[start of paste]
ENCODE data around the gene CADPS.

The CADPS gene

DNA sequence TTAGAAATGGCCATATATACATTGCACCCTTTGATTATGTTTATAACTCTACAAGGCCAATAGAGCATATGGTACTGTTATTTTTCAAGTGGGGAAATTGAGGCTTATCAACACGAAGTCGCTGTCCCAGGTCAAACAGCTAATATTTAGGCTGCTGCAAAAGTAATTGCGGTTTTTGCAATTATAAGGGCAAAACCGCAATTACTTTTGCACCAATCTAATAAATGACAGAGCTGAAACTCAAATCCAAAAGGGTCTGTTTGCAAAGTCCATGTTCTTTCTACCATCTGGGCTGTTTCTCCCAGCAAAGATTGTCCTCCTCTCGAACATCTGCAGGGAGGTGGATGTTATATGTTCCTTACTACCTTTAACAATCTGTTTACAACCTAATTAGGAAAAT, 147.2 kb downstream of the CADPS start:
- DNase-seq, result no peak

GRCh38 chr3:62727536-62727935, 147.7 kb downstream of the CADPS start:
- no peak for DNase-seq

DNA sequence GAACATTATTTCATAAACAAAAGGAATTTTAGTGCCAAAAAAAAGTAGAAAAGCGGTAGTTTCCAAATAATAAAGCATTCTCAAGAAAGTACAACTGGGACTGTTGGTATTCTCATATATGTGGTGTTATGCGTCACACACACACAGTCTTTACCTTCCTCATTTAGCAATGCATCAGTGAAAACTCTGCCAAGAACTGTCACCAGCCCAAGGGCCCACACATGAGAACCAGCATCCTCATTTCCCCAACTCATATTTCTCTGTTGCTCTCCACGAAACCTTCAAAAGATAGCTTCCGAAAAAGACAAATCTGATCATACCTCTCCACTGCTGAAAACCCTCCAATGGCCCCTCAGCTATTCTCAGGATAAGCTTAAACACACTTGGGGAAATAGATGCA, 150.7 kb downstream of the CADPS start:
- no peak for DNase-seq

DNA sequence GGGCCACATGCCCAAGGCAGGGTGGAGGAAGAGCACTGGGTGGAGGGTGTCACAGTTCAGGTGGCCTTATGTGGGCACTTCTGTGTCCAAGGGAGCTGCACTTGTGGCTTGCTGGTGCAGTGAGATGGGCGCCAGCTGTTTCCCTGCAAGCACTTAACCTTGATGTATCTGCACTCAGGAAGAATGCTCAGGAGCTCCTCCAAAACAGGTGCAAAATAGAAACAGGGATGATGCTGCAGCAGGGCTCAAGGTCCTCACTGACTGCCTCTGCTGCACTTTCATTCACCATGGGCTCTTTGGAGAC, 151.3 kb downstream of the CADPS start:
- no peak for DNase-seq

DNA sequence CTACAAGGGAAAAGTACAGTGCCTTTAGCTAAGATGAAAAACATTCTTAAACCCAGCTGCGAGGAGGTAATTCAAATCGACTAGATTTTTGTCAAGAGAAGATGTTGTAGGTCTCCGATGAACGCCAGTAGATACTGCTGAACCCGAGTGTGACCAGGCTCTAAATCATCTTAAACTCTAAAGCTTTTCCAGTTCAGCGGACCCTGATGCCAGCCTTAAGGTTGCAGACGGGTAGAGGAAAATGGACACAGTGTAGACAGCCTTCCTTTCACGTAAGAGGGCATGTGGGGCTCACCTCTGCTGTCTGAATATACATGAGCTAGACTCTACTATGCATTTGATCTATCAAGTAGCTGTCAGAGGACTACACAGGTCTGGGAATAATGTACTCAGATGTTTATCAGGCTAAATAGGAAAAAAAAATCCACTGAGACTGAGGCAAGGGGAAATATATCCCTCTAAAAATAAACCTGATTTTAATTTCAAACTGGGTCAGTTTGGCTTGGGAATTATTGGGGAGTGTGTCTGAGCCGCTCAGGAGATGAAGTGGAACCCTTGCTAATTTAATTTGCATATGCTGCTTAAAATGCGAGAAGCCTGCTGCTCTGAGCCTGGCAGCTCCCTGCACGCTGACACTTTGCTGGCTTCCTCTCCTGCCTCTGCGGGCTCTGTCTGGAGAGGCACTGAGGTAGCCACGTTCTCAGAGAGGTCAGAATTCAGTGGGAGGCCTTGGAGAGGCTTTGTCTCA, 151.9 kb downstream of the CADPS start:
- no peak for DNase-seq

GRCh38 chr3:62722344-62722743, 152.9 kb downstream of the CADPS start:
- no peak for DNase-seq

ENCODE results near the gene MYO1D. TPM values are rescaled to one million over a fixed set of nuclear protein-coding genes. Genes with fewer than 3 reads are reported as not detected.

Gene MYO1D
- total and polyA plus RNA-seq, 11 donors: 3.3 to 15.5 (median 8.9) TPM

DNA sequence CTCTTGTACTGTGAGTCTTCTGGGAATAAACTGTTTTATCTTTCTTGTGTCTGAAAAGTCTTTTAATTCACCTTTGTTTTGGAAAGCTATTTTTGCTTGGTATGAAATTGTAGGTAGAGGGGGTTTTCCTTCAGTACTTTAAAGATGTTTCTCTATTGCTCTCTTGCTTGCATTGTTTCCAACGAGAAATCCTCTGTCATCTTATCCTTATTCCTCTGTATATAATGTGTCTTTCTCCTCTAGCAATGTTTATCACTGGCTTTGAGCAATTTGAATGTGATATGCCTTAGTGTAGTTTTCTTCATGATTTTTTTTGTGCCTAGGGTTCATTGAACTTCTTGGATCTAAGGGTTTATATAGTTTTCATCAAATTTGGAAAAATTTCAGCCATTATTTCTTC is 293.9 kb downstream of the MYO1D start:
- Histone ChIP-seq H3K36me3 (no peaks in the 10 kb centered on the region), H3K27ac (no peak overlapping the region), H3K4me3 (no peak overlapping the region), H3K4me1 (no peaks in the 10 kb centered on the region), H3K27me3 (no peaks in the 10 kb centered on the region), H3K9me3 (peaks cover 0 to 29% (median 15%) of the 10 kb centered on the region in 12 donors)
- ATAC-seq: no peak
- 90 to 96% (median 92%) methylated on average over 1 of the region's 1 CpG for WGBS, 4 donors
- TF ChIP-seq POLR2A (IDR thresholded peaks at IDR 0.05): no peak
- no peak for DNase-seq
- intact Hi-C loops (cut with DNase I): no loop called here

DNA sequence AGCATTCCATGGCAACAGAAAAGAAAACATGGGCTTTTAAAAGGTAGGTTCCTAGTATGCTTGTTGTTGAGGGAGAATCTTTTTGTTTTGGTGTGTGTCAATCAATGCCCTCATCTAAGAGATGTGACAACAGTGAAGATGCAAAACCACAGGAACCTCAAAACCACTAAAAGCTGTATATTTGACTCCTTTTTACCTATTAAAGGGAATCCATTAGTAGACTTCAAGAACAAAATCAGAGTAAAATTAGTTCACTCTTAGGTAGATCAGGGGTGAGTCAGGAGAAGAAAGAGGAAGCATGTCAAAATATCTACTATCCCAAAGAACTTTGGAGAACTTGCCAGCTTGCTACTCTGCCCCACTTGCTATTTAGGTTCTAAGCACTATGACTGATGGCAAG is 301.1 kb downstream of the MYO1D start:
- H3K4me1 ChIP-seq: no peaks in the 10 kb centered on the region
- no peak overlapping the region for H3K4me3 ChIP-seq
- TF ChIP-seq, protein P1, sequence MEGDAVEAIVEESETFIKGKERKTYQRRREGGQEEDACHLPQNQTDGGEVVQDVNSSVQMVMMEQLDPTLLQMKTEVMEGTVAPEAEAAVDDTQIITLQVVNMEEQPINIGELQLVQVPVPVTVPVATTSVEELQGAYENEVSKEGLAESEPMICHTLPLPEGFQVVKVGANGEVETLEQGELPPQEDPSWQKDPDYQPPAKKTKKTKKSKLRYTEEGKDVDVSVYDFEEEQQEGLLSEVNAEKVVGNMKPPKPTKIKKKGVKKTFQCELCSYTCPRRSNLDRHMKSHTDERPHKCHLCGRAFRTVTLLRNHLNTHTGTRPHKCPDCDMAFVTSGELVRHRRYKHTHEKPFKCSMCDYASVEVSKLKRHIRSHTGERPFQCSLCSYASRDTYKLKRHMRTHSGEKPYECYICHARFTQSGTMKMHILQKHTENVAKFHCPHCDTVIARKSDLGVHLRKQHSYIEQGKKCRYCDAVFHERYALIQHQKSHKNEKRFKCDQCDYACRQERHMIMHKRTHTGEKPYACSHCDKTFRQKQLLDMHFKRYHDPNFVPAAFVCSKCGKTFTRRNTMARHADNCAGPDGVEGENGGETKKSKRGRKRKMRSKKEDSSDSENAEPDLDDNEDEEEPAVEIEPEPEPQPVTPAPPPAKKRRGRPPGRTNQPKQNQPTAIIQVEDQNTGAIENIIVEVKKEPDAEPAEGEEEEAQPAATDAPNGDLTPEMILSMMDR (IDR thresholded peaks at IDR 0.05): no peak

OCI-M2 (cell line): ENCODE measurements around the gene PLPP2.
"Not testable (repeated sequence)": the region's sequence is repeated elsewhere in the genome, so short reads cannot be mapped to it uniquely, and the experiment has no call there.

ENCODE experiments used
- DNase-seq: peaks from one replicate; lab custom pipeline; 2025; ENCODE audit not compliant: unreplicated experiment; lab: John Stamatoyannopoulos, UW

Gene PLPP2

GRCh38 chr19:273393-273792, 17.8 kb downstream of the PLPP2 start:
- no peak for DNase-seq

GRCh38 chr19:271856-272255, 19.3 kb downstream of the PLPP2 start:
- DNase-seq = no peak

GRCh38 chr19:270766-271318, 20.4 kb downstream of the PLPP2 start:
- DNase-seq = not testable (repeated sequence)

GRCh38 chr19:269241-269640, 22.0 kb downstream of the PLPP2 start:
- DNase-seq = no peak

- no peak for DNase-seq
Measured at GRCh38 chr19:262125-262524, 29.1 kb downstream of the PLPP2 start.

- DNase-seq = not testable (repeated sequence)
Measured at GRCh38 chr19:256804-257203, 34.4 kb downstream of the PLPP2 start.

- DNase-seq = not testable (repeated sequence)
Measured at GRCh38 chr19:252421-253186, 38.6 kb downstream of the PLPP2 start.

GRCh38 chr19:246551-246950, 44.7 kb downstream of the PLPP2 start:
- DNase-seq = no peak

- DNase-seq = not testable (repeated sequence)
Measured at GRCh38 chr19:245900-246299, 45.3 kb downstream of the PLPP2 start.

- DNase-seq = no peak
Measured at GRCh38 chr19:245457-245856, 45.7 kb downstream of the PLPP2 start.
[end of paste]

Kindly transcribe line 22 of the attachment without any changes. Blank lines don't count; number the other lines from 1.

- TF ChIP-seq POLR2A (IDR thresholded peaks at IDR 0.05): no peak